Reflections and Resources from Tarheelstate Teacher
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A 4 Step Process for Answering Multiple Choice Reading Questions

Do your students think that answering multiple choice reading questions is all about making neat, dark bubbles on their bubble sheet? I hope not! But if so, let's give them more multiple choice test taking strategies right away!
If your students think that answering multiple choice questions is all about fancy bubbling, find out about the 4 step multiple choice test taking strategy I teach my students to go through when answering reading questions. 3rd, 4th, 5th, and even 6th grade students need concrete strategies for navigating the confusing, stressful challenges of End of Grade testing. This easy to implement strategy will give them just what they need to develop confidence and a "game plan" for taking their test!

Once you have helped students connect what they know how to do when reading with how that applies to taking a reading test AND taught them to analyze the type of question they are being asked, what strategies can you teach students for actually answering multiple-choice reading questions? Today, I'm sharing my 4-Step process for answering reading questions that I teach my students each year before our end of grade reading test.

Before I teach my 4-step process, we do a lot of work with our sample passages. I choose to review a focused set of strategies and expect my students to use them rather than review every reading strategy I possibly can and have them forget to use any of them.

We review how to preview a text, "how to highlight effectively" (or underline) to note important information, track our thinking as we read, create chunks and add labels to larger texts to break them up into sections, and discuss how to use context clues to deal with unknown words.
If your students think that answering multiple choice questions is all about fancy bubbling, find out about the 4 step multiple choice test taking strategy I teach my students to go through when answering reading questions. 3rd, 4th, 5th, and even 6th grade students need concrete strategies for navigating the confusing, stressful challenges of End of Grade testing. This easy to implement strategy will give them just what they need to develop confidence and a "game plan" for taking their test!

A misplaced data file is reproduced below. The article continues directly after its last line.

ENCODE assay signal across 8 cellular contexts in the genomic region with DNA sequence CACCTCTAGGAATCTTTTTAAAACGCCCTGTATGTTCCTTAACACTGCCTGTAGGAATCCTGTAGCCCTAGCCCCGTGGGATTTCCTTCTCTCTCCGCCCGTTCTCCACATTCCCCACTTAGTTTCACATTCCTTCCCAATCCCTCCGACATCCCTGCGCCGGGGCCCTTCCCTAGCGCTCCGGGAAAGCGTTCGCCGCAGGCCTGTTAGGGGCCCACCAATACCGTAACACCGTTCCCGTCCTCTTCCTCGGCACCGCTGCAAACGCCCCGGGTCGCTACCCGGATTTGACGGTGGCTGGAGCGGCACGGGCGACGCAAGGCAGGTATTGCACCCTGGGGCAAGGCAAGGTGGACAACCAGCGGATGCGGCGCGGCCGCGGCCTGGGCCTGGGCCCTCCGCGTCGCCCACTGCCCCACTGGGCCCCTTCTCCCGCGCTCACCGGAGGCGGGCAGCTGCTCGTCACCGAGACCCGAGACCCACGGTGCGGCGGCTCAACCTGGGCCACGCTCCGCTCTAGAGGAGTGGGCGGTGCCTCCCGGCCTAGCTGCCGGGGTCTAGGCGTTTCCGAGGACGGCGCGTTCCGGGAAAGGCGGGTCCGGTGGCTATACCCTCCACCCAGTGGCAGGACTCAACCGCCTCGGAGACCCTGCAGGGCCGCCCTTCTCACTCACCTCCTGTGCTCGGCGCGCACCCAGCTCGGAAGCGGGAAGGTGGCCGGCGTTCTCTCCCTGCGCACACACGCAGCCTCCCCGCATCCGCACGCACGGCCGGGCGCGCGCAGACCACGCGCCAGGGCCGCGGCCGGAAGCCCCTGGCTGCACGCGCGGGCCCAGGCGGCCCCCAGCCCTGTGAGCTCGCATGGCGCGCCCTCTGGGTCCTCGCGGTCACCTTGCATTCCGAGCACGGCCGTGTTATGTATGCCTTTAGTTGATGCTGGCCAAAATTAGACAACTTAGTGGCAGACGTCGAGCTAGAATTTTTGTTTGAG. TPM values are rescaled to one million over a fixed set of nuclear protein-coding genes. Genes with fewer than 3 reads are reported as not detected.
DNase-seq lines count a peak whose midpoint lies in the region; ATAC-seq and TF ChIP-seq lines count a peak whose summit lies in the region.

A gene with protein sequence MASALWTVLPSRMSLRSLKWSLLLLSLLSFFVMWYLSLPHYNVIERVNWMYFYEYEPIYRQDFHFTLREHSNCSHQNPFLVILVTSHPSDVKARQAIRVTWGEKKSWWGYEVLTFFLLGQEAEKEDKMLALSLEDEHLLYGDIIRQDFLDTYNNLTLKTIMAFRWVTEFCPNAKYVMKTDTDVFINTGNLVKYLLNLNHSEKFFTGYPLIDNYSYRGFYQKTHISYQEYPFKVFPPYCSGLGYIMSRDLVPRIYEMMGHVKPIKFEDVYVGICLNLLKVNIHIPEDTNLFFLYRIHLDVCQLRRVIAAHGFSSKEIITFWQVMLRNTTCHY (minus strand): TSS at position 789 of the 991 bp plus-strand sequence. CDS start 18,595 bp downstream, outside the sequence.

I usually use one or two of the same passages again and again to model each of these reading behaviors and then have students practice with a fresh passage. As they are working, I monitor and take note of who is using the strategies and who is not. We discuss what I saw again and again to encourage students to do what they have been taught.

I have my students go through the reading behaviors with multiple passages before I have them read and answer any questions because I want to make sure they understand my expectations for how they are supposed to read the text BEFORE we worry about answering questions.
If your students think that answering multiple choice questions is all about fancy bubbling, find out about the 4 step multiple choice test taking strategy I teach my students to go through when answering reading questions. 3rd, 4th, 5th, and even 6th grade students need concrete strategies for navigating the confusing, stressful challenges of End of Grade testing. This easy to implement strategy will give them just what they need to develop confidence and a "game plan" for taking their test!

I teach students that their job is to FULLY comprehend the text {yep, see the crazy handwriting on the bottom of that anchor chart}. If you've read other posts in this series, I've said this before, but it is just so important to reiterate. I don't want my students to think that the test is all about answering questions. The test is all about comprehension and they need to use all of their strategies to comprehend the text first.